Maybe you instead wanted to say that perhaps something that told the police that Lechmere could not be guilty? If so, it needs presenting before it can be taken as chapter and verse. Until that happens, he remains the best suspect there is on factual grounds only. Once we turn aunfactual, we can add Bury, Kosminski, Druitt and all the other chaps, and then we can return to old school Ripperology.

                    Comment


                    • #55
                      Originally posted by Fisherman View Post
                      In Lechmeres case, it applies that not only was he a type that the police normally did not associate with crime, he also approached the police, seemingly to help out, on two occasions, plus he ws an embarrassment to them by revealing that they had been wrong to name Neil the finder. There was every reason to thank him and get him out of the way as quickly as possible, and it therefore applies that the police may well have been very disinclined to look into him for at least three different grounds.
                      Police did not suspect civvy who acted innocent shock horror.

                      Originally posted by Fisherman View Post
                      There was definitely something to incriminate him; enough, eve, for James Scobie to say that it would warrant a trial in which the jury would look upon the carman as a suspicious character..
                      And we know the information Mr Scobie was working from was not wholly accurate when reaching his conclusions.

                      Comment


                      • #56
                        Imagine my dismay upon seeing a new, potentially interesting thread.... only to see it reduced to the same old farcical Lechmere foolishness. And in short order.

                        Comment


                        • #57
                          Originally posted by Patrick S View Post
                          Imagine my dismay upon seeing a new, potentially interesting thread.... only to see it reduced to the same old farcical Lechmere foolishness. And in short order.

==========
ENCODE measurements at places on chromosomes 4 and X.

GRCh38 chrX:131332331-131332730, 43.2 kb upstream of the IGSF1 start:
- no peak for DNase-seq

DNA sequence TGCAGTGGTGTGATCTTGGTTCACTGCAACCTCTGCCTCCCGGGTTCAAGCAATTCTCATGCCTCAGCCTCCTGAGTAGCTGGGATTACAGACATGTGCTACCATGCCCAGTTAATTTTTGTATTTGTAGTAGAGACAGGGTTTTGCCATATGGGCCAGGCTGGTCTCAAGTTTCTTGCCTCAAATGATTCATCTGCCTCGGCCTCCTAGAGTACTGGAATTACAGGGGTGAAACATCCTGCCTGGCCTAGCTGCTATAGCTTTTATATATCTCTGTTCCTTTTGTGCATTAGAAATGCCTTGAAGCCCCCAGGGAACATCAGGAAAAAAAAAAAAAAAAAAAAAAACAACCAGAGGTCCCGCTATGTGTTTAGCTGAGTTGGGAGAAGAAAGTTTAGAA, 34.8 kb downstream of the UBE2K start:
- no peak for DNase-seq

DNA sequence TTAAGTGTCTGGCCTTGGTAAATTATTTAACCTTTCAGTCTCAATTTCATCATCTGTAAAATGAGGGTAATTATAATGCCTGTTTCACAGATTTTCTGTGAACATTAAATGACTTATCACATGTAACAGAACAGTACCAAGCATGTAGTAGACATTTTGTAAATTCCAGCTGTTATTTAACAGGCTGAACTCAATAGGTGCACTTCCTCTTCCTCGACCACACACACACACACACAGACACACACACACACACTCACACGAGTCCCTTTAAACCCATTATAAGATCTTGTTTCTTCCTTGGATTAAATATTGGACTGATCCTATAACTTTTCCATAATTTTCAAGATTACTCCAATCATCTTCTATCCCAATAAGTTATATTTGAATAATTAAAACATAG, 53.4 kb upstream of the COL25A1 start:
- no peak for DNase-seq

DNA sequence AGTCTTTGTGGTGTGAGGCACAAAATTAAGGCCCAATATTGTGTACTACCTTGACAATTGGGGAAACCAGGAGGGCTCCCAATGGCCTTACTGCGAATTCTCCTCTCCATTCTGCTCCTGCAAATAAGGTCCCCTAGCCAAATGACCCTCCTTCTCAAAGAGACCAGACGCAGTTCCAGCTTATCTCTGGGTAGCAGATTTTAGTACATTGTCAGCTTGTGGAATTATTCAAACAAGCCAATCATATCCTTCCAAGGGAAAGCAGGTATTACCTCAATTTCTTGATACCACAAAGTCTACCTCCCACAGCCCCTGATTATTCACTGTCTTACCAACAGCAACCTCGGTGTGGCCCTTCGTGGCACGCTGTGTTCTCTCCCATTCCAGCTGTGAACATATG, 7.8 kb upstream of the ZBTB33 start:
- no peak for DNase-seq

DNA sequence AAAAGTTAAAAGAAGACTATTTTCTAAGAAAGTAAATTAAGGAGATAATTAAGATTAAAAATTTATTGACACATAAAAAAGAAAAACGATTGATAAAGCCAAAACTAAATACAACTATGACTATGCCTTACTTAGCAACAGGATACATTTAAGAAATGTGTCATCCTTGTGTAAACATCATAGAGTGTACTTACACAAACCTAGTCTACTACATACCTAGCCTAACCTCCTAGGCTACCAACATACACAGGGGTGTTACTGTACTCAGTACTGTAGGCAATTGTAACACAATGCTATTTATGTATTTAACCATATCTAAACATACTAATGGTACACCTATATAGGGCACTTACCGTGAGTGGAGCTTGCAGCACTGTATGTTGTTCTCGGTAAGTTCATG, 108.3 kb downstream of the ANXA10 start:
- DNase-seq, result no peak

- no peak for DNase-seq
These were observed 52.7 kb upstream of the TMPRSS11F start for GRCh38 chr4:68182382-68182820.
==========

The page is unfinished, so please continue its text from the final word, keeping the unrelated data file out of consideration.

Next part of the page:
so people shouldn't bring him up, or other suspects like Druitt (which was done and other suspects too!)in a Koz thread, Patrick and fish wasn't the first or even second person to bring Lech up.
                          and of course here you are complaining about it and also mentioning him too. so it seems a lot of people have lech on the brain.
                          Last edited by Abby Normal; 06-18-2019, 03:11 PM.
                          "Is all that we see or seem
                          but a dream within a dream?"

                          -Edgar Allan Poe


                          "...the man and the peaked cap he is said to have worn
                          quite tallies with the descriptions I got of him."

                          -Frederick G. Abberline

                          Comment


                          • #58
                            Originally posted by Harry D View Post
                            "Kosminski" is the strongest of the police suspects. Two senior officials reference a man who was identified as the killer but got off due to a technicality. There is no reason to suspect that Anderson & Swanson were lying or having a brainfart about a case of this magnitude. Seems to me there was a jewish man whom they had good reason to suspect. A witness (Lawende/Schwartz/etc) either identified him or they read between the lines and realised the two men knew each other. Witness wouldn't surrender him to the goy.
                            hi Harry
                            pretty much agree(chapman being the other "strong" police suspect) but I would say witness-Lawende- wasn't sure enough about if it was the man he saw to swear to it (and swear to it in court).
                            "Is all that we see or seem
                            but a dream within a dream?"

                            -Edgar Allan Poe


                            "...the man and the peaked cap he is said to have worn
                            quite tallies with the descriptions I got of him."

                            -Frederick G. Abberline

                            Comment


                            • #59
                              Originally posted by Harry D View Post

                              Police did not suspect civvy who acted innocent shock horror.

                              No, not really. And that is as it should be - unless the civvy was conning the police. Happens, you know, and in 1888 it would arguably have been a lot easier to fool them.

                              And we know the information Mr Scobie was working from was not wholly accurate when reaching his conclusions.
                              No, "we" don't. "We" are suggesting all sorts of foul play, but "we" have had nothing to show for it so far. Unless you are referring to how Scobie was not handed all the titles ever produced about the Ripper case, all the articles and all the verbal info?
                              "We" may need to shape up, methinks.

                              Comment


                              • #60
                                I don't believe that Koz is the Ripper. I would say he was more of a scape goat. Yes, lets blame Koz- no-one knows him, he's Jewish and we don't have any one else to fit up. Druitt and even Lech are better suspects. If he is found to be the Ripper I'll be like